RIVERVIEW — The nonprofit board that runs the Regent events center may face questions over how it spent about $35,000 in county funds, according to an audit filed this week.
The questionable spending is on top of another $116,000 found by a separate review to have been spent inappropriately and another $250,000 that was not spent at all but kept by the board.
The most recent audit, filed Monday with the state as part of an annual requirement for the nonprofit, was conducted by accounting firm Hamilton & Phillips for the Regent's board to examine 2010 financial statements.
Among its findings, the audit disclosed that $35,048 of Hillsborough County sales tax money was used either on unauthorized costs or before there was a funding agreement in place.
The money is part of the $2.5 million in community investment tax funds that the county contributed to the construction of what has become a controversial events center.
With grants from other local, state and federal agencies, nearly $7 million in public funds went toward the Regent in Riverview, which features college classrooms on its lower level and doubles as an emergency shelter.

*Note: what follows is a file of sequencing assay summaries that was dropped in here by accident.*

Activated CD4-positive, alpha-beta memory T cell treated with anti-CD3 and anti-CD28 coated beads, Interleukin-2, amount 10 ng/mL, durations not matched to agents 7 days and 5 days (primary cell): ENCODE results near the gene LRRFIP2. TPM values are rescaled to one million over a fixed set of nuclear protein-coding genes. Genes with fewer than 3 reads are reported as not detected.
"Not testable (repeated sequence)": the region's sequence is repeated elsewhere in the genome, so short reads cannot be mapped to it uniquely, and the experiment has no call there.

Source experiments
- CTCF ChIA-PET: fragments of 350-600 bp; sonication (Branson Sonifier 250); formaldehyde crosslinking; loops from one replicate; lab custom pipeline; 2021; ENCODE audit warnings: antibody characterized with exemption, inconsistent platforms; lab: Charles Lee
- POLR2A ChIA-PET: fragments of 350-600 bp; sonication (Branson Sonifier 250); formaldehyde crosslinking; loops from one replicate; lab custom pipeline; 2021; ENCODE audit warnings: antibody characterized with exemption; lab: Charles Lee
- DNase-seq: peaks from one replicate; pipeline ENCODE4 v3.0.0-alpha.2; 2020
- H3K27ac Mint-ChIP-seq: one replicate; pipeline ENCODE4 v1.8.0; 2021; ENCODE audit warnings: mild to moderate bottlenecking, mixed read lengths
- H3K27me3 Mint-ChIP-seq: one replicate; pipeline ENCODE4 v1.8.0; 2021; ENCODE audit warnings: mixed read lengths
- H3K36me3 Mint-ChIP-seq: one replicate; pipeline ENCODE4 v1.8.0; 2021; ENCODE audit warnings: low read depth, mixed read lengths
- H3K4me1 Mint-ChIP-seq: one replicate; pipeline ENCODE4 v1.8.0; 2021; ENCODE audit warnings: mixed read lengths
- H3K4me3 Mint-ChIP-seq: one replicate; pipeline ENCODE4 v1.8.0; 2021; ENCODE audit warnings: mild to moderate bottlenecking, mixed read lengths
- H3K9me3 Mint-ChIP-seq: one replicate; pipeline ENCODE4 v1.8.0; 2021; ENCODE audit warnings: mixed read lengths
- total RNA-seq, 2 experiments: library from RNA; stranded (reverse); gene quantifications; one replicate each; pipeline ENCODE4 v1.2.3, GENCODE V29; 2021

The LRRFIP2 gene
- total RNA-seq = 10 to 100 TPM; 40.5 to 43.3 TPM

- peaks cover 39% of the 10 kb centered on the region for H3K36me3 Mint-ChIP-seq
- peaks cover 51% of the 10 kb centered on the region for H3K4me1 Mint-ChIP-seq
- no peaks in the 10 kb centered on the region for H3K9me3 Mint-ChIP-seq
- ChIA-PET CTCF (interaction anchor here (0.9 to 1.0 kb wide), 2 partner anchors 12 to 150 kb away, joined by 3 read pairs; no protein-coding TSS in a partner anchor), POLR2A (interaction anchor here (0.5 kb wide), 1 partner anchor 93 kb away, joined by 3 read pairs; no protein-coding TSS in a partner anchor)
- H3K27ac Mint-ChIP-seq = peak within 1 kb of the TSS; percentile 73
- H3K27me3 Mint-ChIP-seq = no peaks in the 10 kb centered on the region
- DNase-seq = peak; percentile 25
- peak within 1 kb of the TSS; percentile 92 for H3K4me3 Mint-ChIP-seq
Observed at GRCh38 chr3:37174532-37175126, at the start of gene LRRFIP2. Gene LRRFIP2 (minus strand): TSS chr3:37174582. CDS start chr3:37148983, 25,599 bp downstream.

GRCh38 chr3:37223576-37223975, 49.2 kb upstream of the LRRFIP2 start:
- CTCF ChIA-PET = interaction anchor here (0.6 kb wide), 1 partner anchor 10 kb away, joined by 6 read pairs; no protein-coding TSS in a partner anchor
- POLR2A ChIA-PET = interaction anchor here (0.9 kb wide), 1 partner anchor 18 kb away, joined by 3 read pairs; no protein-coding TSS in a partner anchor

The Regent's volunteer board, known as the Brandon Community Advantage Center, fell under scrutiny after the building opened in January. Residents and officials raised concerns about the Regent's unavailability to community groups and its opulent look, prompting the County Commission in June to request a spending review.
An audit by the County Clerk's Office is scheduled to be presented to commissioners Sept. 21.
If the commissioners call for reimbursement of the $35,000, it will become a liability for the Regent's board, the Hamilton & Phillips report said.
Board attorney Marshall Rainey did not return calls for comment Tuesday. County commissioners also did not respond to calls for comment.
Earlier this month, the nonprofit group agreed to repay $366,000 to Hillsborough Community College. The college, which owns the building, had given $750,000 for land and construction costs for the Regent.
In its own audit, HCC found that $250,000 went unspent and $116,000 went toward expenses outside the scope of the contract. The amount included $20,000 that HCC found was used for the salary of the center's executive director.
A college spokeswoman previously said HCC expected immediate reimbursement of the $250,000 in unspent funds, with the rest to be repaid over several years with interest. The money will go into an account controlled by HCC for future repairs to the Regent.
The Regent board pays $10 for rent and $1,600 for utilities each month to HCC as part of its agreement to operate the rental ballrooms and multipurpose room at the Regent.
In July, attorney Rainey told the St. Petersburg Times the board was "breaking even," taking in about $75,000 in six months while spending as much.
Times staff writer Shelley Rossetter contributed to this report. Stephanie Wang can be reached at email@example.com or (813) 661-2443.